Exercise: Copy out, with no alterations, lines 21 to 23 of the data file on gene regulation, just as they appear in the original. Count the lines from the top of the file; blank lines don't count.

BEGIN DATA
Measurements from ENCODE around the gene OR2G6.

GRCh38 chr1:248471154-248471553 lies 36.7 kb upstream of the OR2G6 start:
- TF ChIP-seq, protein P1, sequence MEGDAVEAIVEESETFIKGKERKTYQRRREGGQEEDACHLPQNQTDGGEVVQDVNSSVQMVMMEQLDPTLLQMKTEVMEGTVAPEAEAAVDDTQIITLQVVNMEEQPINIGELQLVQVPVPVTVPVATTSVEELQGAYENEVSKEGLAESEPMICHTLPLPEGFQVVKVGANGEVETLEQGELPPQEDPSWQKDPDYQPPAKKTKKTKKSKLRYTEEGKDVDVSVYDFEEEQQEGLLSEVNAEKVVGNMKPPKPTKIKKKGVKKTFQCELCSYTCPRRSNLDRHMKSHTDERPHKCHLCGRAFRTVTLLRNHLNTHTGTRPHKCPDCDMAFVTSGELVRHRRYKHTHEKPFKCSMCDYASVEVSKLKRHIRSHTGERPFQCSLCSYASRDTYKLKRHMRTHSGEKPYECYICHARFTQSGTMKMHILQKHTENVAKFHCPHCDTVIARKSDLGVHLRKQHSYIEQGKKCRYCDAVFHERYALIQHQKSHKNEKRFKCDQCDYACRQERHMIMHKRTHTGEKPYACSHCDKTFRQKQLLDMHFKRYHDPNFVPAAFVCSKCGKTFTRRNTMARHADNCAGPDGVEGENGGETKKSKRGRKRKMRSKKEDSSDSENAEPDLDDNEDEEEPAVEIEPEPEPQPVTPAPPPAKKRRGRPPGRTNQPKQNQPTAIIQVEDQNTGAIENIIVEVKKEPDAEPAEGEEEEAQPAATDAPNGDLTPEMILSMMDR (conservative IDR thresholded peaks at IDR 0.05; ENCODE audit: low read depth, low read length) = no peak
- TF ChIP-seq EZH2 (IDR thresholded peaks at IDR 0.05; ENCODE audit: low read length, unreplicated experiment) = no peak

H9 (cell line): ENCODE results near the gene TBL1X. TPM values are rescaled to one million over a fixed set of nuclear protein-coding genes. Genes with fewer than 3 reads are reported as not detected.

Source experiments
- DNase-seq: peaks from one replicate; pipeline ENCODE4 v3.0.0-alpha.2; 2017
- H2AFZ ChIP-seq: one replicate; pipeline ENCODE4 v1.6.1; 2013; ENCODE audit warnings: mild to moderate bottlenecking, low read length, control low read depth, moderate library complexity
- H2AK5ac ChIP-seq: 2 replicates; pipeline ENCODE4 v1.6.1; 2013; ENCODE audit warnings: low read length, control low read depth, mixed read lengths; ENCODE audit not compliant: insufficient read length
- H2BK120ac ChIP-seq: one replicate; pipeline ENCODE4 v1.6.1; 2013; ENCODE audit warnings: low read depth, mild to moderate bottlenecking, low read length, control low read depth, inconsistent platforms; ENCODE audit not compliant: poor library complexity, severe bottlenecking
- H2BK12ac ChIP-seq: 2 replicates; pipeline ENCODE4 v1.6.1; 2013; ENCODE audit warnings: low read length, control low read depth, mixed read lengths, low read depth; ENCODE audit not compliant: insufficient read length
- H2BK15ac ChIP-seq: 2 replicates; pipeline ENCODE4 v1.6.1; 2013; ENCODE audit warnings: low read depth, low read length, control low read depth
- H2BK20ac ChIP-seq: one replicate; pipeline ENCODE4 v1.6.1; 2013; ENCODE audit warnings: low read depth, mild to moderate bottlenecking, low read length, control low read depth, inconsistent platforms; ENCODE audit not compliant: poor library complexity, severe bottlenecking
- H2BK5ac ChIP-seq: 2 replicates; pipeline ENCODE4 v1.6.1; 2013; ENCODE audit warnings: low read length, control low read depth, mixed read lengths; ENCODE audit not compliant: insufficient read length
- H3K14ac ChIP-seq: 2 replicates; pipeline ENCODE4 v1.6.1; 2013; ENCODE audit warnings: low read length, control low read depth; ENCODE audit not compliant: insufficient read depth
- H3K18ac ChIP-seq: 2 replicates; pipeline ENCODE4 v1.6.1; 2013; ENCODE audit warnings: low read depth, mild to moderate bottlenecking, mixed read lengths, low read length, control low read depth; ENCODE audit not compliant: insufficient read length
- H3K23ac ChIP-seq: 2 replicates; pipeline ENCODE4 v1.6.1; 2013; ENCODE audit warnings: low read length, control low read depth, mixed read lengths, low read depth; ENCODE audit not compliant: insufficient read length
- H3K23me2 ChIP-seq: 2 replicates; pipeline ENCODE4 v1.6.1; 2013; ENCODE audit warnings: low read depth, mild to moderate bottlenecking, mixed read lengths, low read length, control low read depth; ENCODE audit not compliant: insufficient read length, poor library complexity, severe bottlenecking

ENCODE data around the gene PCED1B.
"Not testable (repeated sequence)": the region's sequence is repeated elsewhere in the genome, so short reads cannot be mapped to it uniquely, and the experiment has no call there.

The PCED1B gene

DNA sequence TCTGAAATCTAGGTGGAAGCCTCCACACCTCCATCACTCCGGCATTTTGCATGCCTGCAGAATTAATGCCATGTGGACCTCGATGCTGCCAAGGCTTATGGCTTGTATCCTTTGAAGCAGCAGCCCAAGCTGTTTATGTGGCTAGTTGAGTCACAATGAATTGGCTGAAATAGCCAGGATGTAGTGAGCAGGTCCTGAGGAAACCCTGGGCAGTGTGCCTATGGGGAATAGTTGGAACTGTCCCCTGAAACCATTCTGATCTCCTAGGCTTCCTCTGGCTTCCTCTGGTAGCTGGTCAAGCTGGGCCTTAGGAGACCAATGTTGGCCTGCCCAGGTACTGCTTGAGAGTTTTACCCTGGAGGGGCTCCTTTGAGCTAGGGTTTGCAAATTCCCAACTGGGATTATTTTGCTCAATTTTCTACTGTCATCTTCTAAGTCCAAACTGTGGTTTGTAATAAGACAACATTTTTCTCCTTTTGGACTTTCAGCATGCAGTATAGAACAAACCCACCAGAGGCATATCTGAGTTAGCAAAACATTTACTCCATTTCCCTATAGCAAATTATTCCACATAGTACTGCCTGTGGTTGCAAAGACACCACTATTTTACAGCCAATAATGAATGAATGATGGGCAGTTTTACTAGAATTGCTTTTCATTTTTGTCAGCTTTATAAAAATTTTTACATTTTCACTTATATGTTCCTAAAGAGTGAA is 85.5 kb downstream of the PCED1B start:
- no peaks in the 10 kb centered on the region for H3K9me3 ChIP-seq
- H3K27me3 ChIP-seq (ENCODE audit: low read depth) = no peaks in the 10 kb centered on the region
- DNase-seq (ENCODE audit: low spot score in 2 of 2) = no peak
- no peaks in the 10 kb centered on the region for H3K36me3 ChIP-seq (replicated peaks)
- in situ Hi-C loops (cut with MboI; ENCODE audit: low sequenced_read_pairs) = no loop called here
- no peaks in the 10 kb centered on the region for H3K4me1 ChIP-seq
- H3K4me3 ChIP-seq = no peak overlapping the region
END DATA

The PCED1B gene

DNA sequence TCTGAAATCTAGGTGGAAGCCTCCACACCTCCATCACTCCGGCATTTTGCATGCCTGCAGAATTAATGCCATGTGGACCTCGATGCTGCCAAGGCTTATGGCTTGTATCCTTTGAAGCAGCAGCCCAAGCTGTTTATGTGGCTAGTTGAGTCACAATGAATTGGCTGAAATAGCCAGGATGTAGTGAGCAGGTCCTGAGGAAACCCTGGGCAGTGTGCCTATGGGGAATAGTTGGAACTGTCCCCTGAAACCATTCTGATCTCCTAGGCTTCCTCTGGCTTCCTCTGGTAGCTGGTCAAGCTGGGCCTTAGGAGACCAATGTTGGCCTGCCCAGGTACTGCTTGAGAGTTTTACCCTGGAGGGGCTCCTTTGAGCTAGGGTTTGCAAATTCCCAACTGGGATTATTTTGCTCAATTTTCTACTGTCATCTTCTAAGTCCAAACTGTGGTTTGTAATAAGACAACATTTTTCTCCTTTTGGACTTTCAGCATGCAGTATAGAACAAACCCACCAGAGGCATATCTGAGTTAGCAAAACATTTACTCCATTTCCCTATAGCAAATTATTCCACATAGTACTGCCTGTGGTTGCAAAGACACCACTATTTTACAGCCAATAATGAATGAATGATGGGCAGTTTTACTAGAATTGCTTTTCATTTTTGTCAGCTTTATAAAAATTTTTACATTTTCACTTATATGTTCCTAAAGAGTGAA is 85.5 kb downstream of the PCED1B start:
- no peaks in the 10 kb centered on the region for H3K9me3 ChIP-seq